I have some questions! Okay, background: I'm taking the complaints about my geology class to people who can do something about it, per yours and a trusted professor's advice. the last thing I want is to be dismissed as a silly girl because I didn't do my research. So I'm doing research, and I thought it would also be good to ask for help here, since there are a lot of people here who know a lot about science and evolution.
Okay, most of what he's said I've found easy enough to disprove in the notes I'm taking to the meeting. Just a couple of questions here (and I apologize if this is the wrong place for it). One, what's the deal with the "missing links"? He said that Darwin himself said that if we don't fill in the gaps, then the theory is wrong. I've not read "Origin of Species" and I don't have time to read it before the meeting, so I don't know if that quote is taken out of context or if it's even true. But there are missing links in the fossil records, no? If so, how is that explained?
At the time Darwin published, they had no transitional fossils and a prediction of his theory is their would be some discovered. Shortly afterwards (two years later) there was a major discovery, Archaeopteryx.
Archaeopteryx has characteristics of both modern day birds and modern day reptiles. Actually, without the feathers its skeleton looks like that of a reptile. More recently, another major fossil has been found, Tiktaalik.
Tiktaalik is between a fish and an amphibian. It has some fish anatomy like scales and gills, but also some amphibian anatomy like a neck and a flat snout. Its forelimbs are also a cross between the fins of a fish and forelimbs of a terrestrial animal.
There have been a plethora of other transitional fossils discovered, but there are still gaps (and will always be gaps). Part of the reason is due to the rarity of fossilization. Fossilization requires extraordinary events, one of which is that the body of the organism is not consumed by another organism. This is why most fossils are of sea life, they fall in the sediment and are quickly buried. Soft tissue also does not fossilize, which is why most of the fossils discovered are things like vertebrates and trees. Another reason is more abstract. When Archaeopteryx was found, there was a gap between birds and reptiles, but after its discovery we have two gaps; one between birds and Archaeopteryx and one between reptiles and Archaeopteryx. But, this is okay as far as the theory is concerned as even the existence of a single transitional fossil validates the theory.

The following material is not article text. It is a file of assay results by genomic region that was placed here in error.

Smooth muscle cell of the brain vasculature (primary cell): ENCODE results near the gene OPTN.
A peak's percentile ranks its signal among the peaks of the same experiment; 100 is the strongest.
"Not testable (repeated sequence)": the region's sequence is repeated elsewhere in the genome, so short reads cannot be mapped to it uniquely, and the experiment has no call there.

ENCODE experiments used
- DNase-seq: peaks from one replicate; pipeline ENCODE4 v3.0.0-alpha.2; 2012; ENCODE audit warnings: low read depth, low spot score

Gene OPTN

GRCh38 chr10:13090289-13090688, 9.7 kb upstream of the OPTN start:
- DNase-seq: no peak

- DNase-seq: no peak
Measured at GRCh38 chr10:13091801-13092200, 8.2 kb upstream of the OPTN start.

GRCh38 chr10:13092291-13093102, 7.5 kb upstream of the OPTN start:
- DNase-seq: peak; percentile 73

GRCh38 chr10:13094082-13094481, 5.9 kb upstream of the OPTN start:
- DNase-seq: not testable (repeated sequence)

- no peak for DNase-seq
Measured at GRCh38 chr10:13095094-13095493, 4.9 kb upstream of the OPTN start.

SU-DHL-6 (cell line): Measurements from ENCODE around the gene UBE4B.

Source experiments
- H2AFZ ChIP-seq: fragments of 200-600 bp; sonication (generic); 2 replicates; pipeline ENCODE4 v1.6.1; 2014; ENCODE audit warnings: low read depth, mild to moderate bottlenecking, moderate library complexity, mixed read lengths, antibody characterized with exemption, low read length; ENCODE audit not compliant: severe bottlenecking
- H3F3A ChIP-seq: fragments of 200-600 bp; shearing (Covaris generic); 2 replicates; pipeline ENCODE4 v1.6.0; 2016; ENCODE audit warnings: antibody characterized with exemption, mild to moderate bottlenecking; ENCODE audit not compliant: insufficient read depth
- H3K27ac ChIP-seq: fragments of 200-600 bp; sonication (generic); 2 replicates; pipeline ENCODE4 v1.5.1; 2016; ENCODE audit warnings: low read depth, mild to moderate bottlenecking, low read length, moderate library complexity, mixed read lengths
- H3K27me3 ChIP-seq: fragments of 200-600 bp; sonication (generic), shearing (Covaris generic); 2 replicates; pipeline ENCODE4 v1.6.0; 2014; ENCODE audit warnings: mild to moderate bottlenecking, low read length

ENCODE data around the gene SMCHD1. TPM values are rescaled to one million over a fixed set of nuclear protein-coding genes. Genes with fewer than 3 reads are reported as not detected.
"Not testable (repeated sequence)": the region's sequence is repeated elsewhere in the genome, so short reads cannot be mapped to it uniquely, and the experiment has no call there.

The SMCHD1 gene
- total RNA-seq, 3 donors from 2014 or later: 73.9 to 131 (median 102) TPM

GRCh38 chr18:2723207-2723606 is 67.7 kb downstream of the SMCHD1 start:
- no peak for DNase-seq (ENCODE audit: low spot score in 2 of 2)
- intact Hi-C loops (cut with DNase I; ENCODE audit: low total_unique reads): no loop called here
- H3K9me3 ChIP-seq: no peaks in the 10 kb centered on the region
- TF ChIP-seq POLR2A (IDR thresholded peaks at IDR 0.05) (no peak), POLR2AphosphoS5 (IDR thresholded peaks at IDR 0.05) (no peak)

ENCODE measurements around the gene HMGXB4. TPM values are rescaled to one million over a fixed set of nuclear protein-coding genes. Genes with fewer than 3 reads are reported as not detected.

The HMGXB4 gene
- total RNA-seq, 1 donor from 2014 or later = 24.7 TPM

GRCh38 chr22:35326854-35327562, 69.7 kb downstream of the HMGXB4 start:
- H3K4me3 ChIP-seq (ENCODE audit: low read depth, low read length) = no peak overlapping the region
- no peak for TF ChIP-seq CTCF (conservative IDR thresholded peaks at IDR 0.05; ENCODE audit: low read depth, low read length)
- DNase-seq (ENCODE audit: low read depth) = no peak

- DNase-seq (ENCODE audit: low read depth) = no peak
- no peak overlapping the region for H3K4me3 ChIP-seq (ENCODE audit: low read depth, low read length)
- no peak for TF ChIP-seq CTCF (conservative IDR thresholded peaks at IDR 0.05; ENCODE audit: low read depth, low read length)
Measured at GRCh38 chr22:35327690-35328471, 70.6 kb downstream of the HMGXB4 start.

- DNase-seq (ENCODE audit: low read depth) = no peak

Two, what's up with Gould's hypothesis of punctuated equilibrium? I had never heard of it before (not saying much) but it seems like conjecture rather than science, based on what the dude said in class.
Gould was a paleontologist, so he worked with geologic time scales. As a result, it looked like new forms of species appeared very rapidly after a significant period of not change. As such, this theory on evolution was that species were stable for a long period of time, but changed very rapidly when the environment shifts. But, this is not the case if we look at genes. Looking at genes shows a regular and slow rate of change, in other words gradualism. In reality, both are useful theories and which one is appropriate depends on the time scale in question.
Three, he claims there was more oxygen in the atmosphere way back when, and that's why dinosaurs got so big. That sounds very Hovind-esque to me, but I have no idea whether it's true and what the evidence is.
This is a Hovindism and incredibly stupid, in part because there were still very many small animals at the time (including dinosaurs). If this was the case, we'd see a much greater range of sizes for the dinosaurs discovered. This claim is used to suggest dinosaurs were nothing more than big lizards, but this fails even if the oxygen thing was legit. We can look at the anatomy of both dinosaurs and modern lizards (as well as fossilized lizards) and see some major differences. One such difference is their legs and hips. Lizards
walk with their legs splayed out past their sides. Dinosaurs
walked much more like us with their legs directly underneath their bodies. The pictures I linked to should help illustrate the difference. As a result, the idea is incoherent.